If your October 2014 issue of Digital Photo Pro hasn’t arrived yet, you might want to pick one up at a newsstand before they all sell out. With this on the cover, it’s likely to become a collector’s edition: Editor Christopher Robinson and writer Mark Edward Harris (also a talented photographer) did a terrific job on the article. I couldn’t be more thrilled. It’s an eight-page profile with nine images, and they used their editing witchcraft to make me sound intelligent and substantive. Mark and I spoke so many months ago, he could have written anything, and I would just figure, yeah, I probably said that. You can see the entire piece online here. Their terrific layouts are below and beautifully printed at your local defunct newsstand.
Category Archives: personal
I’m immensely proud to present my latest testing / portfolio shoot. It just came out in the semiannual printed Workbook. It’s the kind of conceptual shoot I get deep into — like staging a one-act play. You’ll find more (the great Milo Cawthorne with a dead fish in his mouth) on the website.
Shooting at the beach! What fun, right?
Right. But also sort of hell. Sand gets in everything, no matter how many blankets you lay down and how many lights you clamp up high. Without warning the tide surges up and soaks your stuff. The bathrooms are a hike. Seagulls attack your food. There’s nowhere to plug in. Wind topples anything not weighed down with 50 pounds of sandbags. Whether the tide is rising or falling, you’re constantly moving your actors and carefully placed lights with it. When it’s all over, your lenses and cameras are coated with a fine layer of gear-killing salt. Now go home and try to work the sand out of your 15 rented C-stands.
For those of you who are wondering: these images were all done in-camera. No compositing or mixing and matching in post. Great talent, careful coordination and lots of lighting.
Many thanks to the phenomenally talented actors (from right to left in that last shot): Ari Boyland, Milo Cawthorne, Olivia Tennet, Mike Ginn, David Delatour and Fleur Saville. Plus Paul Bennett, who nailed the octopus-head role. And makeup/hair stylist Stephanie Lawrence and always-on-the-ball assistant PJ McMullan.
It’s awards season in the photography world, when we all congratulate each other on our fine work and resent those who won awards that should have been ours. Reminds me of a (not very funny) joke:
Q: How many photographers does it take to screw in a lightbulb?
A: Five. One to screw it in. Four to stand around and say, “I could have done that.”
I’m proud to say that some of last year’s work has won awards:
American Photography 29: Three images (here, here and here) — including two from my Night Cars series — were chosen to be part of the permanent American Photography archive online. Out of 9,000 images submitted, only 185 received this honor.
2013 Applied Arts Photography & Illustration Awards: My Lost Boat image (see the website and blog) is a winner in the self-promotion category. Appearing soon in the May/June 2013 Photography & Illustration Awards issue.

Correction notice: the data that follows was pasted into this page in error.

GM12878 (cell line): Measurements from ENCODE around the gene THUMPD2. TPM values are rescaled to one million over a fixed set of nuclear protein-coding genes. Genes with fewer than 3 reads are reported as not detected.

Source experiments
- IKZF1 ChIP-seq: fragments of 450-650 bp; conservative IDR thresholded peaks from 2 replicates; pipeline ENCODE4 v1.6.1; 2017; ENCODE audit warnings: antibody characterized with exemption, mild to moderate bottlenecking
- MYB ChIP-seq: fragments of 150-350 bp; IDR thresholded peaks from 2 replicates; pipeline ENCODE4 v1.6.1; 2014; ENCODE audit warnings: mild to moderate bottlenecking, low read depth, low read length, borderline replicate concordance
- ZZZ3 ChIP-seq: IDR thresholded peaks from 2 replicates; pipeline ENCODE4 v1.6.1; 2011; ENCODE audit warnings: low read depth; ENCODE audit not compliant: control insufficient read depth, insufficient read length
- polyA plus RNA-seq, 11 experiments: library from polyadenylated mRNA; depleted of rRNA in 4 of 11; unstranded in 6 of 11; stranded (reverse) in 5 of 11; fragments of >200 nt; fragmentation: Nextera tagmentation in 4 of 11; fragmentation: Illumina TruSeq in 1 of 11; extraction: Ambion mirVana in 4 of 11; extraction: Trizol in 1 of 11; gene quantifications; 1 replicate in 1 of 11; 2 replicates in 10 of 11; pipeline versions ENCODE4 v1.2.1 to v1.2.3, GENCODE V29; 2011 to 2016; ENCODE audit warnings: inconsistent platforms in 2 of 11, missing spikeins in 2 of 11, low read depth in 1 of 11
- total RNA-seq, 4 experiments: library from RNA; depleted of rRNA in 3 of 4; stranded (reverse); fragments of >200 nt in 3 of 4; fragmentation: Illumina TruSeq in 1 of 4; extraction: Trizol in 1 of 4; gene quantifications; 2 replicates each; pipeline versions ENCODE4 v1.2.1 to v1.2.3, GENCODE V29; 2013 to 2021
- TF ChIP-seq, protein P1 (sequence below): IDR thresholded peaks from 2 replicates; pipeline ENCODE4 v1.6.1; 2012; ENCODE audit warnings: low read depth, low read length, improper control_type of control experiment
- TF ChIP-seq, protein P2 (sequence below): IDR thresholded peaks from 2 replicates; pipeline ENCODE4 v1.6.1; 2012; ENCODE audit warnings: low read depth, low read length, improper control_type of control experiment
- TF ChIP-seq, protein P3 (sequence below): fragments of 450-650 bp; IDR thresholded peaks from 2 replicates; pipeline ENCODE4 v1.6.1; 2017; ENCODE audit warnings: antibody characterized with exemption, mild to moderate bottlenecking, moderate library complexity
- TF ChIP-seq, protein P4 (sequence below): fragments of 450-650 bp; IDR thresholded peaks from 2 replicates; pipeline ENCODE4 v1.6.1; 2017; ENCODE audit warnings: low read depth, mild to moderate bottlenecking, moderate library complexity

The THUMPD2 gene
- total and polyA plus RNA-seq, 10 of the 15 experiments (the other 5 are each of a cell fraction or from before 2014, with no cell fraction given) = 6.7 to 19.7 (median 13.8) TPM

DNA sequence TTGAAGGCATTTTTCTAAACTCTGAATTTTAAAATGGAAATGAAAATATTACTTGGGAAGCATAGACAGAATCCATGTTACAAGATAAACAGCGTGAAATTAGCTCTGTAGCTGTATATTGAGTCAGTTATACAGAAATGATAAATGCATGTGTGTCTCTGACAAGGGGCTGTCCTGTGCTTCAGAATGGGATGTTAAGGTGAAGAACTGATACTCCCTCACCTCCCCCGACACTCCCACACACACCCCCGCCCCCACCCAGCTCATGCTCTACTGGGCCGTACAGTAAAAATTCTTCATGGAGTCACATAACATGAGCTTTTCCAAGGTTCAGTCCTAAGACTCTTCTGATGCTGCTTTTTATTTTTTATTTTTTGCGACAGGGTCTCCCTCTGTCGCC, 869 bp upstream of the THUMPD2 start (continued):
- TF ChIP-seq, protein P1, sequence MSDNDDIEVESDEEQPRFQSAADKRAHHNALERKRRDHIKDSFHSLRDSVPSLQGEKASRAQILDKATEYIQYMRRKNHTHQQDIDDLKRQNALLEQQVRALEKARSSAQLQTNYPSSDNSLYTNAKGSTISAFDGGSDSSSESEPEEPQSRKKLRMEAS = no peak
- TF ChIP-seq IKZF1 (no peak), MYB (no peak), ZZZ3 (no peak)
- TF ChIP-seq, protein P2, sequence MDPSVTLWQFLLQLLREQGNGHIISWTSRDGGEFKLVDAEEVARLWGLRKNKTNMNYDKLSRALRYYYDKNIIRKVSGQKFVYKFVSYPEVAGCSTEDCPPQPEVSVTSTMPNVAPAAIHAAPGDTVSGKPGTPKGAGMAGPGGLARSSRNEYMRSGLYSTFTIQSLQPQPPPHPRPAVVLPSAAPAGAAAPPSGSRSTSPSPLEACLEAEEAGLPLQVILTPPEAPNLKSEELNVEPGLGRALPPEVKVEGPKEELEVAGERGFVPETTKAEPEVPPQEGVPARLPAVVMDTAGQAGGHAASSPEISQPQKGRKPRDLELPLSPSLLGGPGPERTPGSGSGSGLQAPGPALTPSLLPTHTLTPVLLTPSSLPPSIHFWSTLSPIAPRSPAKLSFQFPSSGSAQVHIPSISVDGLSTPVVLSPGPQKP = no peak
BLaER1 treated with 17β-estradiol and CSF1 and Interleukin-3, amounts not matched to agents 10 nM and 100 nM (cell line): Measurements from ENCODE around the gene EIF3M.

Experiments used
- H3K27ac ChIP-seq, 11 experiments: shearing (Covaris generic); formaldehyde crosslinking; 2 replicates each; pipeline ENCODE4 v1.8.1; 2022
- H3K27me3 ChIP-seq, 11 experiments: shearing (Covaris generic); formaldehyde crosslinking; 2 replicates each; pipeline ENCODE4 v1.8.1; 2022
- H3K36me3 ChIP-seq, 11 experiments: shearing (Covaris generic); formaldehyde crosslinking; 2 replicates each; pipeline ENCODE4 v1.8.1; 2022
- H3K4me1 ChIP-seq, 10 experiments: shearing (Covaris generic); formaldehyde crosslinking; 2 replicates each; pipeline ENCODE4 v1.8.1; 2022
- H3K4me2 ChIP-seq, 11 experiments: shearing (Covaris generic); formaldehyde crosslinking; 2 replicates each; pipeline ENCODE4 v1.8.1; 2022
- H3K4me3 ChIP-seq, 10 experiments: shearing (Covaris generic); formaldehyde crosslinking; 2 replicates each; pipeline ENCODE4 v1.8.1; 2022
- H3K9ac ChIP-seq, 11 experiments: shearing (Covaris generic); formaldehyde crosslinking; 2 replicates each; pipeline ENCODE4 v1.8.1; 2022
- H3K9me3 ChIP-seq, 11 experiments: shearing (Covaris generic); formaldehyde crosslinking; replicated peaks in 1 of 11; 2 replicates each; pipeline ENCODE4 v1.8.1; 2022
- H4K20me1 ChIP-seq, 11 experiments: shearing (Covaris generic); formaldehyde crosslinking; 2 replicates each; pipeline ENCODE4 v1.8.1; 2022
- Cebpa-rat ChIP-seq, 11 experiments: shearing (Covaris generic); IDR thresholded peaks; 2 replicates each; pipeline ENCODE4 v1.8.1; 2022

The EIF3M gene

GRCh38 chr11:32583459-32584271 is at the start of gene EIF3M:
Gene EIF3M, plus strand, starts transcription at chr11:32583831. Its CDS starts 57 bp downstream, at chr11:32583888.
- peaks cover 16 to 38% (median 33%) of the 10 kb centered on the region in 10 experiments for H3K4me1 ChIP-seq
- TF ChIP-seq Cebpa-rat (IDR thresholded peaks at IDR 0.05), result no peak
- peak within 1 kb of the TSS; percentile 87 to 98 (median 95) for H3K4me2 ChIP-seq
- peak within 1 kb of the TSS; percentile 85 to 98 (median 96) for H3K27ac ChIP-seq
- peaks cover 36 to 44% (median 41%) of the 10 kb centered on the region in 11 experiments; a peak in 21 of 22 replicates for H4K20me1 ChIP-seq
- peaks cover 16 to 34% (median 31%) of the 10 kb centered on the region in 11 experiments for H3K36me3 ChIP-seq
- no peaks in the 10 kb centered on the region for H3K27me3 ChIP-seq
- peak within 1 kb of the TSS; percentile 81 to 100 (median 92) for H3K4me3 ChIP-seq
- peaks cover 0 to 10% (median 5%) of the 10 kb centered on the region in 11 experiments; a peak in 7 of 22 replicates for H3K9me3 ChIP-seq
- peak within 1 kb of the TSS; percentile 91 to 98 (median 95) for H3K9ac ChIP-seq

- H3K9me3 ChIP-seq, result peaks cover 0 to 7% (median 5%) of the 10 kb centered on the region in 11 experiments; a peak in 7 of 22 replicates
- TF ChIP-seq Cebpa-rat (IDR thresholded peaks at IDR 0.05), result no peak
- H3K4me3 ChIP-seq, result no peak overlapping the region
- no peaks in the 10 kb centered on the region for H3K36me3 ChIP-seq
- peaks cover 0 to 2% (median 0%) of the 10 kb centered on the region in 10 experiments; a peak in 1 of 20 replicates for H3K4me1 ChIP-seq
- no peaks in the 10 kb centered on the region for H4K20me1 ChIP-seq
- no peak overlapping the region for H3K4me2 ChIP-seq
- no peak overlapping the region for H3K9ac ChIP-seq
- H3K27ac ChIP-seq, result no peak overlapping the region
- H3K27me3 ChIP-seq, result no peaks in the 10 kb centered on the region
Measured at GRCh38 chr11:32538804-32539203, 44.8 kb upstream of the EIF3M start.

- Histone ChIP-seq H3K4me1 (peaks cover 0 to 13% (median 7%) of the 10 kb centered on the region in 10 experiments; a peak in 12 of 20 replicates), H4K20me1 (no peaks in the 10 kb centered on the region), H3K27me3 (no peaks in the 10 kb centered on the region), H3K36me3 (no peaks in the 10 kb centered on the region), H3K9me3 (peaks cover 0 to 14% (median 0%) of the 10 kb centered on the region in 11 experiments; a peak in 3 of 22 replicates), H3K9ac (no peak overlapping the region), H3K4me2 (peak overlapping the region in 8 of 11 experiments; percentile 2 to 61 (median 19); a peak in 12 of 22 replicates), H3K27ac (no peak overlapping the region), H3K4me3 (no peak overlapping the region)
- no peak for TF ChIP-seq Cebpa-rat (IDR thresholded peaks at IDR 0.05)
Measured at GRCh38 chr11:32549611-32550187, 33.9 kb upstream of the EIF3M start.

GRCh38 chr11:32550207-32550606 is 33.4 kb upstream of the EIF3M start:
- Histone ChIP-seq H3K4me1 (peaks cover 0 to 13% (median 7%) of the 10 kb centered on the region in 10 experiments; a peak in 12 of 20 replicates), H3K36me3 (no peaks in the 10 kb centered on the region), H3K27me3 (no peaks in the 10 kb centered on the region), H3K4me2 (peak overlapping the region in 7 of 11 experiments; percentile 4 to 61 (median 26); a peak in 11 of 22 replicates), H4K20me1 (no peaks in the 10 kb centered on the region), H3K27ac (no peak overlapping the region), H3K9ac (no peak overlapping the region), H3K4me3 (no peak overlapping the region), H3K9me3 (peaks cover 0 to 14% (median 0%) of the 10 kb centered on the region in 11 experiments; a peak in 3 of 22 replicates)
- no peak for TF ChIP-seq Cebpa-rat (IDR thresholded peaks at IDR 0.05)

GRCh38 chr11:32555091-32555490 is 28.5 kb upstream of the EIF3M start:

2012 One Eyeland Photography Awards: The Lost Boat image won a silver medal in the self-promotion category. Plus you get this snazzy certificate:
For some reason I’ve had this image in my head for a few years now. It involves Victorian mariners lost on a boat, stranded perhaps, not going to say where since this is just a teaser. I had to get it out of my head and on to film (so to speak), so I gathered props and wardrobe and brilliant actors and my favorite crew from around the city, and I finally shot the thing. Took five days of scouting just to find the location. My little 35mm f/2 lens literally fell apart after I found the location near dark on the fifth day.
It’s probably my favorite shoot ever. Look for it in the spring 2013 Workbook, out in less than a month. In the meantime, there’s a fragment of it on my website, and I offer you these fine behind-the-scenes shots from my friend, the great photographer Max Gerber:
Even sailors need a little touch-up now and then.
I swear I’m not posing. Didn’t even know Max was shooting.
Wayne “Animal” Lewis. We had to tie him to the boat.
Not sure what YOHA means.
Because every shoot needs a starlet: Rose McIver, the not-dead sister from “The Lovely Bones.”
Milo Cawthorne, another great New Zealand actor and the source of my best jokes.
That one’s perfect. Let’s shoot 140 more.
The talent and crew went way beyond my dreams for this one. My heartfelt thanks to all of you:
Captain: Byron Kavanagh
Navigator #1: Milo Cawthorne
Navigator #2: Wayne Lewis
Oarsman: Eddie Guzelian
Lady of the Sea: Rose McIver
First Assistant: Paul Bennett
Behind-the-scenes photography: Max Gerber
Stylist: Georgie Perrins, puppethorse.com
Hair and Makeup: Veronica Sinclair, veronicasinclair.com
Studio: Helms Daylight Studio
Giant prints, around 32″ x 40″. Photographed entirely at night (not dusk, not the magic hour, but night), by streetlight, on 4″ x 5″ film. Exposures range from 4 minutes to an hour. An ongoing series.
Prints are 20″ x 20″. Like the trees, photographed entirely by streetlight at night (not sunset or twilight, but night). Exposures range from two to 40 minutes, all on medium-format film. An ongoing series.
Big 40″ x 32″ print. A Metro-rail overpass, photographed on expired Polaroid film with an ancient Polaroid 110A Land Camera. Part of my Night Polaroids series.
Prints are 16″ x 16″ (with a panoramic at 32″ x 16″). Photographed by helicopter on September 29, 2012, during the 405-freeway closure of Carmageddon II. All on medium-format and panoramic film.
Prints are 17″ x 22″. An extremely eco-friendly home in the Hollywood hills, designed by architect Beth Holden and photographed originally for Angeleno Interiors magazine.